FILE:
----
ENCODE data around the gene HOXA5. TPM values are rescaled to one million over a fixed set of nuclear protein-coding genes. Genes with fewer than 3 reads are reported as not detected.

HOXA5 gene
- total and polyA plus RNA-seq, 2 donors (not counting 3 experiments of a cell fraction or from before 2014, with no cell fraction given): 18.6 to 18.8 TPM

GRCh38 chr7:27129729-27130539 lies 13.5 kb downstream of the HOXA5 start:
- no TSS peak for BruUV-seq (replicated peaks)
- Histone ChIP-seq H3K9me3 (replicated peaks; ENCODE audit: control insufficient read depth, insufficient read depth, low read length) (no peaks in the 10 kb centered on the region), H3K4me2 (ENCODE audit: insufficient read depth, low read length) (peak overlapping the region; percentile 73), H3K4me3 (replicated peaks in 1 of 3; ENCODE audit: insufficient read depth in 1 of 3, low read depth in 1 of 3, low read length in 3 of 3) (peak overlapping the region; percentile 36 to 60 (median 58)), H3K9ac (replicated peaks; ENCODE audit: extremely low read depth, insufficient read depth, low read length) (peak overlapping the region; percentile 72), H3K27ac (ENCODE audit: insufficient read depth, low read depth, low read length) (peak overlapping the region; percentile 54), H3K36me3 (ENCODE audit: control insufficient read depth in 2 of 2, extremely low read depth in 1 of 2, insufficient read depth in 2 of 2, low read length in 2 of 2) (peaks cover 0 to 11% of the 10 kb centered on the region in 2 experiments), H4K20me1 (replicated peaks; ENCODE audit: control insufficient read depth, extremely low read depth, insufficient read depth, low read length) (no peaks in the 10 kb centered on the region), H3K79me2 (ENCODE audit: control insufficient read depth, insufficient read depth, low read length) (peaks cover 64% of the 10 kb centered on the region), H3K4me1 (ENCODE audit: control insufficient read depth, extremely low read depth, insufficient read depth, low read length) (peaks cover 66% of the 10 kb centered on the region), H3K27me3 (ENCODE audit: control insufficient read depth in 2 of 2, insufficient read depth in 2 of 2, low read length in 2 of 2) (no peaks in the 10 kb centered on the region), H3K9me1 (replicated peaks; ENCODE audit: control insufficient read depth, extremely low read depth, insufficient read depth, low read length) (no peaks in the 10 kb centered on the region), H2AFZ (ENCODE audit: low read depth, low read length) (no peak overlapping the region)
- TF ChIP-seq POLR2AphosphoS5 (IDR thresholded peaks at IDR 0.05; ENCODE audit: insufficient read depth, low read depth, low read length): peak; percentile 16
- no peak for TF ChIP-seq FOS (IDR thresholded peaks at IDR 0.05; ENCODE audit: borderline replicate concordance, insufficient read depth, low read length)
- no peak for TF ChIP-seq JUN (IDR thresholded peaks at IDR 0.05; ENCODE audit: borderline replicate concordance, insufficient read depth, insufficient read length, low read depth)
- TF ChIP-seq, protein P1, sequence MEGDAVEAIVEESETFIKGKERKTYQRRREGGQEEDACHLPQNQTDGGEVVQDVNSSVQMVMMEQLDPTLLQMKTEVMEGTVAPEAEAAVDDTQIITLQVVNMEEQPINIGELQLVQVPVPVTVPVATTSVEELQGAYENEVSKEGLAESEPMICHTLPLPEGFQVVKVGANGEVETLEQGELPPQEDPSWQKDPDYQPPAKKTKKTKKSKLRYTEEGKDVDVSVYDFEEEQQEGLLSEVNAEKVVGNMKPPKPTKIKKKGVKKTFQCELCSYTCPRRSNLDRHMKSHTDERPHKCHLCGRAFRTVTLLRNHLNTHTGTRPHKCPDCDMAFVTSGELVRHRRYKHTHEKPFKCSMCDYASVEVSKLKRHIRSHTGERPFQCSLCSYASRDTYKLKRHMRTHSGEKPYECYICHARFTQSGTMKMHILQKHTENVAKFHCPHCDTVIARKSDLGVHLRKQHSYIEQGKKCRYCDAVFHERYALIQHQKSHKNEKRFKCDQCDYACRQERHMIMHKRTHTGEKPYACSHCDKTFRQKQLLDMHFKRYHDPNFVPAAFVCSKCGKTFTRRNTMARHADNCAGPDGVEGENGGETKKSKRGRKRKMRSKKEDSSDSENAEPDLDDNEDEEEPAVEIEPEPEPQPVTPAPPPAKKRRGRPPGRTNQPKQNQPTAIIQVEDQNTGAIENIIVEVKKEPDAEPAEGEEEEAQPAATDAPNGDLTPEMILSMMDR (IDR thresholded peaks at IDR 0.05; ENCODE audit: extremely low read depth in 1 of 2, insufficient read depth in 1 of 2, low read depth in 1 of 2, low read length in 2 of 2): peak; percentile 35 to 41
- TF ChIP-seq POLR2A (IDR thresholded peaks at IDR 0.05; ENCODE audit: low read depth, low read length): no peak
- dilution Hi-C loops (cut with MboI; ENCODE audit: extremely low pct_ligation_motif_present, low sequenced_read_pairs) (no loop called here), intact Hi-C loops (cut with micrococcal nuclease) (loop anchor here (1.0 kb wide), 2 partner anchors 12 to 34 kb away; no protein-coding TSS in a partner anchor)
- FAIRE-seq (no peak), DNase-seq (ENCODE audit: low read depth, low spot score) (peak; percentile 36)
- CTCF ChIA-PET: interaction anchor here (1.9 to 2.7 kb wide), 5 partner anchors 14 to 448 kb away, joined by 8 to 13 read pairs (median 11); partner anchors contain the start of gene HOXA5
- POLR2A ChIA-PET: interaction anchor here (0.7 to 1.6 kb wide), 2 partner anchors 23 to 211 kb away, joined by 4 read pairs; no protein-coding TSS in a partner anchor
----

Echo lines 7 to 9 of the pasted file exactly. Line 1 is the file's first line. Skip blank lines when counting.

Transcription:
- TF ChIP-seq POLR2AphosphoS5 (IDR thresholded peaks at IDR 0.05; ENCODE audit: insufficient read depth, low read depth, low read length): peak; percentile 16
- no peak for TF ChIP-seq FOS (IDR thresholded peaks at IDR 0.05; ENCODE audit: borderline replicate concordance, insufficient read depth, low read length)
- no peak for TF ChIP-seq JUN (IDR thresholded peaks at IDR 0.05; ENCODE audit: borderline replicate concordance, insufficient read depth, insufficient read length, low read depth)